Sinn Féin will back plan to recover heat row cash - DUP
The DUP has said it is confident that Sinn Féin will support its proposals to claw back the £500m (€585m) overspend in the 'cash for ash' scandal - and that the collapse of the Executive and a snap election will be avoided.
After another day of political drama, Sammy Wilson accused Máirtín Ó Muilleoir of "grandstanding" when the Sinn Féin Finance Minister dismissed the DUP's plan and insisted that, if Arlene Foster didn't temporarily step aside, the Executive would fall.
Mr Ó Muilleoir dismissed a plan to deal with the renewable heating scandal as "nothing but a sticking plaster".
Mr Ó Muilleoir also warned that the political institutions would collapse unless the First Minister stood aside to facilitate an independent investigation into the scandal.
"I still haven't seen a plan, there is no plan. When I went to the meeting, there was no plan ready for me and, in fact, I am told that rather than a solution, we now have an interim solution, a sticking plaster," he said. "By refusing to step aside [Mrs Foster] has sounded the death knell for the Assembly, the Executive and the institutions."
But DUP MP Sammy Wilson said that an Assembly election "isn't the answer".
"Máirtín Ó Muilleoir's ego is hurt because he wasn't personally involved in drawing up the emergency proposals," he said.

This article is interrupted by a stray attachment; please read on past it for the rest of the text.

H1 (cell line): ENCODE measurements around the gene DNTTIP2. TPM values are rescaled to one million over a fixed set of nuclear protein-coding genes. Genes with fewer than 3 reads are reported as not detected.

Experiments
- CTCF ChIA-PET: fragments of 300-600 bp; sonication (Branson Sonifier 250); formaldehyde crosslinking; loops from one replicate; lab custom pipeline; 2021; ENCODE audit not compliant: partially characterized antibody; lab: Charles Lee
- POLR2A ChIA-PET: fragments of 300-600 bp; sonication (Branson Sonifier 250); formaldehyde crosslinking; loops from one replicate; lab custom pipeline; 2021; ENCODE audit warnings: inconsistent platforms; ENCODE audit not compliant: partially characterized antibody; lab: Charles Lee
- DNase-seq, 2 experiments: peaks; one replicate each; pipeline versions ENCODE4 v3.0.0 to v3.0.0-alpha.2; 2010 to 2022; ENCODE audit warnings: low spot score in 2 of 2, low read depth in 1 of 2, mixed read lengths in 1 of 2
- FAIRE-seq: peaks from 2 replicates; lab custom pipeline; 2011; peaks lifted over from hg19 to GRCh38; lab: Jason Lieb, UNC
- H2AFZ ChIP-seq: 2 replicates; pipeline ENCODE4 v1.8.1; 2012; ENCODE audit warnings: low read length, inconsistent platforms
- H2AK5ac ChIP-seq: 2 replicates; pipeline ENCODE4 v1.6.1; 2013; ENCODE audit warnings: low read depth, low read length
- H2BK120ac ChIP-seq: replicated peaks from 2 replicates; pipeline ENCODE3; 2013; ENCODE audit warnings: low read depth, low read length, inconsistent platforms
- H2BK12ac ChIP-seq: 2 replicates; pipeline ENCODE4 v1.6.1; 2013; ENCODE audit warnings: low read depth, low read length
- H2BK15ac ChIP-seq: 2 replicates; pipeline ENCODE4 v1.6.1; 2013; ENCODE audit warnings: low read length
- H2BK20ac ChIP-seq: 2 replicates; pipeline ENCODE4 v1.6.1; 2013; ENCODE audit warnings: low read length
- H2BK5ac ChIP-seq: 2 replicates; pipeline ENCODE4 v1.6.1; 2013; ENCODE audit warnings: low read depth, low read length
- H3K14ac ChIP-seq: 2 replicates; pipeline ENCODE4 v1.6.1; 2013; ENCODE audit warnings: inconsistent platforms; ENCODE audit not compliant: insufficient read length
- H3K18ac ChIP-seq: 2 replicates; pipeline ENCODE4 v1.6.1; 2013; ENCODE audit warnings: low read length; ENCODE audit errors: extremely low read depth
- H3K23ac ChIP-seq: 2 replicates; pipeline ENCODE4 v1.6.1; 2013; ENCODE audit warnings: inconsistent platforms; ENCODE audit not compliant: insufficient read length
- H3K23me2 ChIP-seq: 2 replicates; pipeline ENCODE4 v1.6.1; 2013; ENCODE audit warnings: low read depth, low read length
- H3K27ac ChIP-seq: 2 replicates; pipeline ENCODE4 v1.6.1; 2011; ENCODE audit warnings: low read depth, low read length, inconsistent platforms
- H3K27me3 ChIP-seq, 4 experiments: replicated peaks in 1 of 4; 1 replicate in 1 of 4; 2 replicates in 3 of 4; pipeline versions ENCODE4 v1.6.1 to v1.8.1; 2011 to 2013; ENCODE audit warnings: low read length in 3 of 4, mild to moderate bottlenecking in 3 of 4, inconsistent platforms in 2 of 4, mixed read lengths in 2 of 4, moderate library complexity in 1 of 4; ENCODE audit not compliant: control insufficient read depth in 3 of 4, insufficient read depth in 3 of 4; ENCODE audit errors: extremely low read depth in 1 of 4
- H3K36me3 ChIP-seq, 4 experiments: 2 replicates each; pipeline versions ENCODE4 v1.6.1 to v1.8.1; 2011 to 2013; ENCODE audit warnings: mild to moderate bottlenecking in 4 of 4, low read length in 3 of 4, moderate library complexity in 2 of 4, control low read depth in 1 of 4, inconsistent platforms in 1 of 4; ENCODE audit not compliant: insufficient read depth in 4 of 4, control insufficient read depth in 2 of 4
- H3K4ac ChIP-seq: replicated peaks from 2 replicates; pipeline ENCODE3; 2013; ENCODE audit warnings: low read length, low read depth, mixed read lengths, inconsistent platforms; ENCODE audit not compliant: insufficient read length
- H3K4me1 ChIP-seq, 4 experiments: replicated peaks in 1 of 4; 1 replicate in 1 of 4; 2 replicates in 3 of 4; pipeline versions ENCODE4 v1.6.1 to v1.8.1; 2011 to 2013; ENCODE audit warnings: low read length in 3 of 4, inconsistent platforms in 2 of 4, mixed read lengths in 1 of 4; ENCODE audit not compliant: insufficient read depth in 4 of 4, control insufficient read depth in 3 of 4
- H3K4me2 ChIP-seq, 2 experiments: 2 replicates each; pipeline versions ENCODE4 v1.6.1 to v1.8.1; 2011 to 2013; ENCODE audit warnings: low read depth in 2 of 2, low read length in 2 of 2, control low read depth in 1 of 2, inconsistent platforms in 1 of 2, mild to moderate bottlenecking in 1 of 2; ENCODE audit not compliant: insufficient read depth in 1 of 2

"But I've every confidence that he will settle down and that Sinn Féin will support our plan when the Executive meets next week. I don't for a second believe that Sinn Féin wants to collapse the political institutions."
"An election will solve nothing," he added. "The recent shouting match between ourselves and Sinn Féin is just a blip. We will both get over it."
Mr Wilson said that under the proposals drawn up by Economy Minister Simon Hamilton, the rate of pay to RHI beneficiaries would be reduced.
The SDLP, Alliance, and TUV are deeply sceptical of the viability of the proposals that the DUP claim will reduce the £500m overspend to zero.
All rival parties at Stormont have demanded Mrs Foster stand aside while her role in the affair is investigated. Mrs Foster oversaw the inception of the RHI scheme. She has refused to step aside and has claimed some of those calling for her head are motivated by misogyny.
The RHI was supposed to offer a proportion of the cost businesses had to run eco-friendly boilers, but the subsidy tariffs were set too high, and without a cap, so it ended up paying out significantly more than the price of fuel.
Meanwhile, one former DUP MLA has said he is "unlikely" to remain in the party following his trenchant attack on Mrs Foster over the scandal.
In an article in a Belfast newspaper, former Assemblyman David McIlveen said party members considered Mrs Foster "deeply damaged" and an "electoral liability" due to the fiasco.